PHYS 470. Educational Practice with Seminar I. 6 hours.

The first half of a two-segment sequence of practice teaching, including seminar, to meet certification requirements for teaching in grades six through twelve. Course Information: Graduate credit only with approval of the department. Prerequisite(s): Good academic standing in a teacher education program, completion of 100 clock hours of pre-student-teaching field experiences, and approval of the department. Class Schedule Information: To be properly registered, students must enroll in one Lecture-Discussion and one Practice.

PHYS 471. Educational Practice with Seminar II. 6 hours.

The second half of a two-segment sequence of practice teaching, including seminar, to meet certification requirements for teaching in grades six through twelve. Course Information: Graduate credit only with approval of the department. Prerequisite(s): Good academic standing in a teacher education program, completion of 100 clock hours of pre-student-teaching field experiences, credit or concurrent registration in PHYS 470, and approval of the department. Class Schedule Information: To be properly registered, students must enroll in one Conference and one Practice.

PHYS 475. Learning and Teaching of Physical Sciences. 3 hours.

Provides teacher candidates with the foundation and experience necessary to teach physical sciences in secondary schools. Course Information: Same as CHEM 475. Prerequisite(s): Senior standing or above; or approval of the department. Recommended background: Knowledge of first-year college physics and chemistry. Class Schedule: To be properly registered students must enroll in one Lecture-Discussion and one Laboratory.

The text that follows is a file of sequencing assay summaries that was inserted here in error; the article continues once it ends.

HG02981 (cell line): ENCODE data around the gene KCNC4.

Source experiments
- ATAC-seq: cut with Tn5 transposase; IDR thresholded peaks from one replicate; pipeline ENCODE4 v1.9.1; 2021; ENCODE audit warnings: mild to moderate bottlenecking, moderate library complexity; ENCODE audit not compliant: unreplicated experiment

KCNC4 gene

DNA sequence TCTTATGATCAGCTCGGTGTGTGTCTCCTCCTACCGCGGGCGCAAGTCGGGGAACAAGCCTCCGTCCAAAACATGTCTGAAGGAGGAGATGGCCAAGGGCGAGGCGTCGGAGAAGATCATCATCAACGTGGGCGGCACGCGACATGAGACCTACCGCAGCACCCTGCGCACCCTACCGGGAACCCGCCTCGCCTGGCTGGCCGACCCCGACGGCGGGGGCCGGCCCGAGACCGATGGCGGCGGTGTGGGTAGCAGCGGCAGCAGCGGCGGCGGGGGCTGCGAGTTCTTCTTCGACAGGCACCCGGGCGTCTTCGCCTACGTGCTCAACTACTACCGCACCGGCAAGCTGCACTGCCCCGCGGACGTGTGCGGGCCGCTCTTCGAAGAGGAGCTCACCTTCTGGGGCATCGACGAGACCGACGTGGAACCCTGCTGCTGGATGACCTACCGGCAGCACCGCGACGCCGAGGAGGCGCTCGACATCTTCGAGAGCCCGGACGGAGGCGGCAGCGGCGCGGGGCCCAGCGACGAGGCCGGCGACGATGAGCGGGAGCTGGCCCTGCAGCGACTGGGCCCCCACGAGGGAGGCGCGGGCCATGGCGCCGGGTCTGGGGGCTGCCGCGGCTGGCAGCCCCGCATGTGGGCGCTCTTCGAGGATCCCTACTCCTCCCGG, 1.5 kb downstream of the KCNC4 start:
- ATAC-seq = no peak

PHYS 480. Elements of Machining Scientific Equipment. 1 hour.

Elements of machining scientific equipment, including the use of machine shop tools and technical drawing of scientific apparatus. Course Information: Same as CHEM 480 and EAES 478. Satisfactory/Unsatisfactory grading only. Prerequisite(s): Graduate standing; and approval of the department.

PHYS 481. Modern Experimental Physics I. 4 hours.

Theory and experimental use of linear circuits, semiconductor devices, amplifiers, oscillators. Techniques and experiments in atomic, molecular and solid-state physics. Course Information: Prerequisite(s): PHYS 240; or approval of the department. Requires concurrent registration in PHYS 499 for students enrolled in the BA or BS in Physics programs. Class Schedule Information: To be properly registered, students must enroll in one Laboratory and one Lecture-Discussion.

PHYS 482. Modern Experimental Physics II. 4 hours.

Techniques and experiments in nuclear and particle physics. Gamma-gamma correlations, muon lifetime, Compton scattering, alpha particle scattering. Computer-based experimentation. Course Information: Prerequisite(s): PHYS 481; or approval of the department. Class Schedule Information: To be properly registered, students must enroll in one Laboratory and one Lecture-Discussion.

PHYS 491. Special Topics in Physics. 1-4 hours.

Selected topics of current interest in Physics. Course Information: May be repeated. Prerequisite(s): PHYS 215 and sophomore standing or above; or approval of the department.

PHYS 494. Special Topics in Physics Teaching. 2-4 hours.

Seminar on various topics related to the teaching of physics. Subjects are announced. Course Information: May be repeated. Students may register in more than one section per term. Supervised teaching practice included. Prerequisite(s): Graduate standing or approval of the department.

PHYS 499. Survey of Physics Problems. 1 hour.

Problem-solving techniques applied to the variety of undergraduate physics topics. Course Information: No graduation credit for graduate students. Grade of C or better required to graduate with an undergraduate degree in physics. Co-requisite(s):Concurrent registration in PHYS 481.